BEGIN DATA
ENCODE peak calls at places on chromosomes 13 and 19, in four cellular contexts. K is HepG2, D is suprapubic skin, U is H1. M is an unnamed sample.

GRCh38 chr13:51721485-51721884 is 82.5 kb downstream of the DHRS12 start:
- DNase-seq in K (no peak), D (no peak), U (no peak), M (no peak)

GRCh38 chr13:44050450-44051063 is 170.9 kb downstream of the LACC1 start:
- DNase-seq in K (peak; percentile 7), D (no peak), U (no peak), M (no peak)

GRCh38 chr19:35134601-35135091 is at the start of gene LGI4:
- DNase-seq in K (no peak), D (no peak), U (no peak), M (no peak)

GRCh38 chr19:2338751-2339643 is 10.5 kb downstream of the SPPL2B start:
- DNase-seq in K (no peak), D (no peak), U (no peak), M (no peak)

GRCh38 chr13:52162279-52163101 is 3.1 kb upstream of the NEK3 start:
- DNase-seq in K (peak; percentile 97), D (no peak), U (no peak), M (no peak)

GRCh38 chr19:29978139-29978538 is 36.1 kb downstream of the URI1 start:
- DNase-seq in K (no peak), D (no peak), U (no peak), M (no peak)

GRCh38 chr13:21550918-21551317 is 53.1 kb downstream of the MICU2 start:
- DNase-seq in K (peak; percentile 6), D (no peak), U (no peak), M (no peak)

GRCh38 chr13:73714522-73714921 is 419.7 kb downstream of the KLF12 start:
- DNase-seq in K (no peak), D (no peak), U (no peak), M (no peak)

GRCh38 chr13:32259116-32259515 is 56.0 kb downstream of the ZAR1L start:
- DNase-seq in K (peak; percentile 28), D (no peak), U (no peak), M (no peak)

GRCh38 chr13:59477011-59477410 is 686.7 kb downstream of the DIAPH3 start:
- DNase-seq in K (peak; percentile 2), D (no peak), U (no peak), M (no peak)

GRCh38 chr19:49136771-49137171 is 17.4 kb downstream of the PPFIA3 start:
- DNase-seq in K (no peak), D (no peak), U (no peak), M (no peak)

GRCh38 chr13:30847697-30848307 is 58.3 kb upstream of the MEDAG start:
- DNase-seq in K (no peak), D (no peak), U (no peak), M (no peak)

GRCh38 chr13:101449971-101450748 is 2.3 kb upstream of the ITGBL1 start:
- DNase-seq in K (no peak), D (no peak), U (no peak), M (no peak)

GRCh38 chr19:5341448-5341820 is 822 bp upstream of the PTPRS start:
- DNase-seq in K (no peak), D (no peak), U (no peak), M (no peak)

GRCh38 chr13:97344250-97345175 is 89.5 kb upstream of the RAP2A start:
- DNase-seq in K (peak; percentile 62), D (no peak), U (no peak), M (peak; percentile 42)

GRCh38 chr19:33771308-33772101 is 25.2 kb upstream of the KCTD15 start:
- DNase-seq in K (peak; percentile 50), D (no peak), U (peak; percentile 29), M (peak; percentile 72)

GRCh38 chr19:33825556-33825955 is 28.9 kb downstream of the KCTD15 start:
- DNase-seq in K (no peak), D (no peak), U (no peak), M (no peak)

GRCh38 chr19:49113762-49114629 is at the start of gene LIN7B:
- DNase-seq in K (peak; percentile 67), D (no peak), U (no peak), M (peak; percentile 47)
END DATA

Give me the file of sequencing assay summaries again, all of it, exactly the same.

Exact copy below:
ENCODE peak calls at places on chromosomes 13 and 19, in four cellular contexts. K is HepG2, D is suprapubic skin, U is H1. M is an unnamed sample.

GRCh38 chr13:51721485-51721884 is 82.5 kb downstream of the DHRS12 start:
- DNase-seq in K (no peak), D (no peak), U (no peak), M (no peak)

GRCh38 chr13:44050450-44051063 is 170.9 kb downstream of the LACC1 start:
- DNase-seq in K (peak; percentile 7), D (no peak), U (no peak), M (no peak)

GRCh38 chr19:35134601-35135091 is at the start of gene LGI4:
- DNase-seq in K (no peak), D (no peak), U (no peak), M (no peak)

GRCh38 chr19:2338751-2339643 is 10.5 kb downstream of the SPPL2B start:
- DNase-seq in K (no peak), D (no peak), U (no peak), M (no peak)

GRCh38 chr13:52162279-52163101 is 3.1 kb upstream of the NEK3 start:
- DNase-seq in K (peak; percentile 97), D (no peak), U (no peak), M (no peak)

GRCh38 chr19:29978139-29978538 is 36.1 kb downstream of the URI1 start:
- DNase-seq in K (no peak), D (no peak), U (no peak), M (no peak)

GRCh38 chr13:21550918-21551317 is 53.1 kb downstream of the MICU2 start:
- DNase-seq in K (peak; percentile 6), D (no peak), U (no peak), M (no peak)

GRCh38 chr13:73714522-73714921 is 419.7 kb downstream of the KLF12 start:
- DNase-seq in K (no peak), D (no peak), U (no peak), M (no peak)

GRCh38 chr13:32259116-32259515 is 56.0 kb downstream of the ZAR1L start:
- DNase-seq in K (peak; percentile 28), D (no peak), U (no peak), M (no peak)

GRCh38 chr13:59477011-59477410 is 686.7 kb downstream of the DIAPH3 start:
- DNase-seq in K (peak; percentile 2), D (no peak), U (no peak), M (no peak)

GRCh38 chr19:49136771-49137171 is 17.4 kb downstream of the PPFIA3 start:
- DNase-seq in K (no peak), D (no peak), U (no peak), M (no peak)

GRCh38 chr13:30847697-30848307 is 58.3 kb upstream of the MEDAG start:
- DNase-seq in K (no peak), D (no peak), U (no peak), M (no peak)

GRCh38 chr13:101449971-101450748 is 2.3 kb upstream of the ITGBL1 start:
- DNase-seq in K (no peak), D (no peak), U (no peak), M (no peak)

GRCh38 chr19:5341448-5341820 is 822 bp upstream of the PTPRS start:
- DNase-seq in K (no peak), D (no peak), U (no peak), M (no peak)

GRCh38 chr13:97344250-97345175 is 89.5 kb upstream of the RAP2A start:
- DNase-seq in K (peak; percentile 62), D (no peak), U (no peak), M (peak; percentile 42)

GRCh38 chr19:33771308-33772101 is 25.2 kb upstream of the KCTD15 start:
- DNase-seq in K (peak; percentile 50), D (no peak), U (peak; percentile 29), M (peak; percentile 72)

GRCh38 chr19:33825556-33825955 is 28.9 kb downstream of the KCTD15 start:
- DNase-seq in K (no peak), D (no peak), U (no peak), M (no peak)

GRCh38 chr19:49113762-49114629 is at the start of gene LIN7B:
- DNase-seq in K (peak; percentile 67), D (no peak), U (no peak), M (peak; percentile 47)